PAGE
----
I’ve taken the following information directly from the
“Editorial Inspirations Newsletter,” by April Michelle Davis.
Most writers know that an apostrophe shows possession for a noun; the omission of some letters in a word or numbers in a year; and the plurality of single letters, numbers, and abbreviations. But the apostrophe has other uses as well that may not be in the forefront of our minds when we are writing. Refresh your knowledge of the apostrophe by reviewing its other uses below.
Double possessive (double genitive): use of and apostrophe s in the same phrase
a friend of Mary’s
Joint possessive: use an apostrophe on the last item in a series when the subjects own an item together
Frank and Sue’s house (they share one house)
Bob, Tim, and Fred’s sister-in-law (they have the same sister-in-law)
Possessives of possessive names: do not use another apostrophe s if the name of a company or thing is already possessive; recast the sentence or use the original possessive name again
Mary and Mariah love going to Friendly’s. The fries at Friendly’s are the best, they say.
Possessives of inanimate objects: use an apostrophe when the object is singular
The car’s engine is overheating.
The laptop’s hard drive is broken.
Set phrases: use apostrophe s in an idiomatic way for a couple of set phrases
anyone else’s book
Units of measurement: use an apostrophe when the unit modifies a noun
15 years’ experience
two weeks’ notice
4 yards’ worth of fabric
The omission apostrophe: use an apostrophe when making contractions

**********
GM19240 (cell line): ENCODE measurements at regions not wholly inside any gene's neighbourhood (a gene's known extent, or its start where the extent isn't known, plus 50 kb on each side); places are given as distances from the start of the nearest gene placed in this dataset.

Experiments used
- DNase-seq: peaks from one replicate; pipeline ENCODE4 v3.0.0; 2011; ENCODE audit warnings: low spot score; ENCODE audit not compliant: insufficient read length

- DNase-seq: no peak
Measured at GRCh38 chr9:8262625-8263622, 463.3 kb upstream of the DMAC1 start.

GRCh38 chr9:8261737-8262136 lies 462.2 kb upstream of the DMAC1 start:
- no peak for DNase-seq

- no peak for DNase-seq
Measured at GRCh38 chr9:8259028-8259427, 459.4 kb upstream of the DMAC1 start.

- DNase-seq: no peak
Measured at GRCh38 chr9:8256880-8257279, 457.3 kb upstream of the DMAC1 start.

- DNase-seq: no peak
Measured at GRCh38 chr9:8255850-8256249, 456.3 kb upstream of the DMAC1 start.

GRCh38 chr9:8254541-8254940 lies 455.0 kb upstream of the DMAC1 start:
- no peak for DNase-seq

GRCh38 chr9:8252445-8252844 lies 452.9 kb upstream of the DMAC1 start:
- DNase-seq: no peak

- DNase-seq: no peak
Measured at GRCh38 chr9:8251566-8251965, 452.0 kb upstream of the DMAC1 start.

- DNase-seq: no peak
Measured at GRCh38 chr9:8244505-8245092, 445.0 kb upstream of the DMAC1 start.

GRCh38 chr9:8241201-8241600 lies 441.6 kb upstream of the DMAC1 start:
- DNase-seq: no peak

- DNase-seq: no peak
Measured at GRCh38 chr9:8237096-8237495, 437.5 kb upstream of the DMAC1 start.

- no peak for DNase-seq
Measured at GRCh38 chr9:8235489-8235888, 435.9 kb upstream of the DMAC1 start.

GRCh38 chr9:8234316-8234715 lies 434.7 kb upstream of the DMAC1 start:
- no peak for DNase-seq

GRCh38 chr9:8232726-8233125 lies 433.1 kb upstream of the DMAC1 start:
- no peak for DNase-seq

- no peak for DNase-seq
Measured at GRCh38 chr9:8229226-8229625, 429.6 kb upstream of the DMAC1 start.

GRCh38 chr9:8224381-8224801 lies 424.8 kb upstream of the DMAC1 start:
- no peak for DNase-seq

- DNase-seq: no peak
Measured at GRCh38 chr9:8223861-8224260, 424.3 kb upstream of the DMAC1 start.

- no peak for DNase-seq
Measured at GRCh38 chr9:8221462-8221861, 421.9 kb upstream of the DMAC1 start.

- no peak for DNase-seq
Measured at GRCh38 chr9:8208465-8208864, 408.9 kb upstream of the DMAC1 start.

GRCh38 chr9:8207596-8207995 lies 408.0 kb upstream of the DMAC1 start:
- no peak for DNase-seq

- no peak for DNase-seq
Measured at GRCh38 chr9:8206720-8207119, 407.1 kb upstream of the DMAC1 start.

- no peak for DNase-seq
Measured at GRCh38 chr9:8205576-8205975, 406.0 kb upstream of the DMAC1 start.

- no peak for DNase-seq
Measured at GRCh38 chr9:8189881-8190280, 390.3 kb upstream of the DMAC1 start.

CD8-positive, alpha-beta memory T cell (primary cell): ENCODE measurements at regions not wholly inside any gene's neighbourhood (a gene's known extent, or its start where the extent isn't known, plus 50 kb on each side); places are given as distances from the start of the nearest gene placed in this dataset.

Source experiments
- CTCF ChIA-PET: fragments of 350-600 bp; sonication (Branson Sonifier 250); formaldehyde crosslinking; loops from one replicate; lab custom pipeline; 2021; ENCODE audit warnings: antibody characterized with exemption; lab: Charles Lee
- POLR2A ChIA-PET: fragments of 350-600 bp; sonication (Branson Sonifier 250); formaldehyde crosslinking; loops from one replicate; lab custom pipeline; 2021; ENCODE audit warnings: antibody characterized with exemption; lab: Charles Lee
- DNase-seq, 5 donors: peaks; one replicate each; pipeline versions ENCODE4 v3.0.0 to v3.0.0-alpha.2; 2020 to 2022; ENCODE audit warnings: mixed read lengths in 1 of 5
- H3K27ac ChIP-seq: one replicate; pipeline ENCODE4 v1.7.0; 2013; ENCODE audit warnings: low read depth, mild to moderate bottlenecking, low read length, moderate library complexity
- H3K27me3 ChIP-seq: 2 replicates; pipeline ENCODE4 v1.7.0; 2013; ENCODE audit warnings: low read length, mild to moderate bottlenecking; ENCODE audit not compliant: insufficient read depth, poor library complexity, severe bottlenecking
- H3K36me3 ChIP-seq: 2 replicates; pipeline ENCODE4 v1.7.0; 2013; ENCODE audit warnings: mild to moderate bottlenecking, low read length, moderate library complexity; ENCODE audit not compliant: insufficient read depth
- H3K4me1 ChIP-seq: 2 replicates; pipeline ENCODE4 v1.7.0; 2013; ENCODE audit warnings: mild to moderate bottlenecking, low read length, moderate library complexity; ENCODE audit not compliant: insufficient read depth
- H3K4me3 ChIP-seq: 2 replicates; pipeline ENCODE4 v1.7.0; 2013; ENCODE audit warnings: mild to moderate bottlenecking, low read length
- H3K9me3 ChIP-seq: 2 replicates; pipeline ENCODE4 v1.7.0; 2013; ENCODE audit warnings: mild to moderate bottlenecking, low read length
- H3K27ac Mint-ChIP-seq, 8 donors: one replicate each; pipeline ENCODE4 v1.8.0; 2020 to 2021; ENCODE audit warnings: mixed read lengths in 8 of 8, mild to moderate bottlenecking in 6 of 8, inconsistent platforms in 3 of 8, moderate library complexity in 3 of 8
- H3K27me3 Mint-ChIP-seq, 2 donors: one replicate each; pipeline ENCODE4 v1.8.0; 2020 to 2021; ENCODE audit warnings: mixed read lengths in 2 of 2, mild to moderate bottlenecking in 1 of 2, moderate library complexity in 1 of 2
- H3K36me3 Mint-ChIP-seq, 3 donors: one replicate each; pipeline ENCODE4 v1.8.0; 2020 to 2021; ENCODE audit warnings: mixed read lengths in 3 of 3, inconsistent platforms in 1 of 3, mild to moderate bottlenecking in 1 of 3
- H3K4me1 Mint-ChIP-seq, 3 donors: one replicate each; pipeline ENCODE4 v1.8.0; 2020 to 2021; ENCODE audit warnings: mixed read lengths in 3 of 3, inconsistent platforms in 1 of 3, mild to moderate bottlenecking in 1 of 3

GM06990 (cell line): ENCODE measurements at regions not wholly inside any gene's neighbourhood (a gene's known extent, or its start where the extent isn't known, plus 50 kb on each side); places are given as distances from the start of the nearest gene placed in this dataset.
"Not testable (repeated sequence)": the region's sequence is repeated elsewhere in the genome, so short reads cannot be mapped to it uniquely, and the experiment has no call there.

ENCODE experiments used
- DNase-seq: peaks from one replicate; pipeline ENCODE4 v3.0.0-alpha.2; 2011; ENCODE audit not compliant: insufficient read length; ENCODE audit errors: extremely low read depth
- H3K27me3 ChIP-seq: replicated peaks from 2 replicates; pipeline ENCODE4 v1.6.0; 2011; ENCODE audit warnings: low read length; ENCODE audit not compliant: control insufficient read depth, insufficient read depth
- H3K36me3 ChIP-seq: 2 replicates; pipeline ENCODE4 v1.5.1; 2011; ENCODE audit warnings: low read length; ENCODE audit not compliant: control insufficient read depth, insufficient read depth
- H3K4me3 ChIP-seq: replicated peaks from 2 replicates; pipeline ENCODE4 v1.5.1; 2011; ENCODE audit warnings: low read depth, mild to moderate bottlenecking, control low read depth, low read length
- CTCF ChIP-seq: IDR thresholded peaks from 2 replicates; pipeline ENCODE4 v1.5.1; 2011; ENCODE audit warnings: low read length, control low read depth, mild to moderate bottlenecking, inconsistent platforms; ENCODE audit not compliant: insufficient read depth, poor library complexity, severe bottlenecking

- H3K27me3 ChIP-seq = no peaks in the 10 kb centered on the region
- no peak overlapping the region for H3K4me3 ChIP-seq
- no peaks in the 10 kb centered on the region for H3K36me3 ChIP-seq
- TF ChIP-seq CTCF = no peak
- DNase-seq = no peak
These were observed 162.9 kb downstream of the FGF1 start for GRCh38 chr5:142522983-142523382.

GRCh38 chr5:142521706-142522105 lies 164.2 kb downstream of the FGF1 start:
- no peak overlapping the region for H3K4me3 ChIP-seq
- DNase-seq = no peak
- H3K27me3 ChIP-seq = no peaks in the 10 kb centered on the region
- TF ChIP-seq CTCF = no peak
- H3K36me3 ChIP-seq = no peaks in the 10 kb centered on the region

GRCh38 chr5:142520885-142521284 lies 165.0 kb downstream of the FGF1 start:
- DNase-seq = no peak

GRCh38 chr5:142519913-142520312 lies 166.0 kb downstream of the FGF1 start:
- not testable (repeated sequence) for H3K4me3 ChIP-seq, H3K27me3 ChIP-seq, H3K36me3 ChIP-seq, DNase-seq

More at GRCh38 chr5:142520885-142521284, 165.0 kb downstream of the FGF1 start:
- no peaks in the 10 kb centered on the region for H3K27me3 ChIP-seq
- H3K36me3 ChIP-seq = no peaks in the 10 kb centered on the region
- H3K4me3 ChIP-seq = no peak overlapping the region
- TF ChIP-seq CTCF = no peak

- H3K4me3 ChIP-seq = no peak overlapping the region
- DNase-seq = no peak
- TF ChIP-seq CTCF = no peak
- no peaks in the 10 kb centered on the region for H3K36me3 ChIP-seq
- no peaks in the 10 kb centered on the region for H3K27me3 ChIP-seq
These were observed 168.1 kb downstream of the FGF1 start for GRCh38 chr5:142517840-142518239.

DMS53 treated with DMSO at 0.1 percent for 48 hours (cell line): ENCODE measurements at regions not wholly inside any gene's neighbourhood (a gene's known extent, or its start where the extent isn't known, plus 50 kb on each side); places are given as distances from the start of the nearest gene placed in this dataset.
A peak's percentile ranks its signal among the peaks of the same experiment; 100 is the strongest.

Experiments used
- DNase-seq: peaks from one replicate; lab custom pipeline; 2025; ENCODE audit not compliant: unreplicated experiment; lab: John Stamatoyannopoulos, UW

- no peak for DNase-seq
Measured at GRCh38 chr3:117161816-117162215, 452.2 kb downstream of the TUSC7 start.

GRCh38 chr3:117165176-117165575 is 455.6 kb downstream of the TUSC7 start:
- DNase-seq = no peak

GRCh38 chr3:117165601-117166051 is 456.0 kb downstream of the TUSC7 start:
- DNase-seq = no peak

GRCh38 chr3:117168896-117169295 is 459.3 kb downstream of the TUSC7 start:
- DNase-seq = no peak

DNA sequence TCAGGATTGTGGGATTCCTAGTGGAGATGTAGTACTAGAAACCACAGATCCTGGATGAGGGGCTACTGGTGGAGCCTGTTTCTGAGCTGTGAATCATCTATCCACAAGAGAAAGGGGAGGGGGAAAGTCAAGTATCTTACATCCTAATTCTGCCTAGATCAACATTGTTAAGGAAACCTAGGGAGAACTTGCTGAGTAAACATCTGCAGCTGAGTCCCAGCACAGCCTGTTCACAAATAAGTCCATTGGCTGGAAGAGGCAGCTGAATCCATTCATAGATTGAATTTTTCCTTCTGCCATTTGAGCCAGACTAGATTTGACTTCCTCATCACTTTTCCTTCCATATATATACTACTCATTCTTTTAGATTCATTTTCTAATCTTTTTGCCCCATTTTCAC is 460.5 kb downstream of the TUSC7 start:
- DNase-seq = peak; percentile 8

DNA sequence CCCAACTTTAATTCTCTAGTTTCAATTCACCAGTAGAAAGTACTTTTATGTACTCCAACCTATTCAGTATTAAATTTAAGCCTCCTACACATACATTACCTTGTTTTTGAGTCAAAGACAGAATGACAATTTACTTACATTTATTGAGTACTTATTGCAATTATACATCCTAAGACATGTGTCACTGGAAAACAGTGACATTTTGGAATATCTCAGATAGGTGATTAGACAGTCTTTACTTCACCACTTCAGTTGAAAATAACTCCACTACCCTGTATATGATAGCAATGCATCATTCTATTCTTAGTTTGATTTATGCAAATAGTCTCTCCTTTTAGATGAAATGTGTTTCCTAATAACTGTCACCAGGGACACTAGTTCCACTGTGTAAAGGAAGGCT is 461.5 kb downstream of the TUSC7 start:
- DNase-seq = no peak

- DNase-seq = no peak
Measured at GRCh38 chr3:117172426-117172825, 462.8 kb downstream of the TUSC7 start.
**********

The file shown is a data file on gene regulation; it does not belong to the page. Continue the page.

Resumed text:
The plurals apostrophe: use an apostrophe when making single letters, numbers, and abbreviations plural
Robert got all A’s on his report card.
Disco was popular in the 1970’s.
The CEO’s are meeting after the VP’s.
Note that whether or not an apostrophe is used to form plurals depends on the style guide you are following. The above examples follow the rules of the New York Times. For example, the Chicago Manual of Style, 16th edition, recommends the following:
Robert got all As on his report card.
Disco was popular in the 1970s.
The CEOs are meeting after the VPs.
Determine which word in italics is correct using the New York Times and/or the Chicago Manual of Style style guides.
1. A friend of Beth’s/Beth came with us to the movies.
2. John and Sally’s/John’s and Sally’s house has three bedrooms.
3. Susan and John like T.G.I. Friday’s’s fries. / Susan and John like the fries at T.G.I. Friday’s.
4. The book/book’s pages are crumpled.
5. My brother’s-in-law/brother-in-law’s truck is red.
6. I decided to give my two weeks notice/two weeks’ notice today.
7. I wont/won’t go to bed until I brush my teeth.
8. Rebecca got all B’s/Bs in her English class.
9. The Beatles were very popular in the 1960s/1960’s.
10. The VPs/VP’s are meeting after lunch.
1. Beth’s; 2. John and Sally’s; 3. T.G.I. Friday’s; 4. book’s; 5. brother-in-law’s; 6. two weeks’ notice; 7. won’t; 8. B’s (NYT), Bs (CMS); 9. 1960’s (NYT), 1960s (CMS); 10. VP’s (NYT), VPs (CMS)
6 thoughts on “Apostrophes, What You Need To Know”
Great information John. Thank you for sharing it.
Thanks for noting the Chicago Manual of Style preference for usage. For editors, it is considered the bible–unless you are writing for journalism. Then the NY Times Manual of Style is the best guide.
You would know, Lorna, you’re the best.
We can all use lessons or refresher courses in such things as this, John. Thanks for a great post.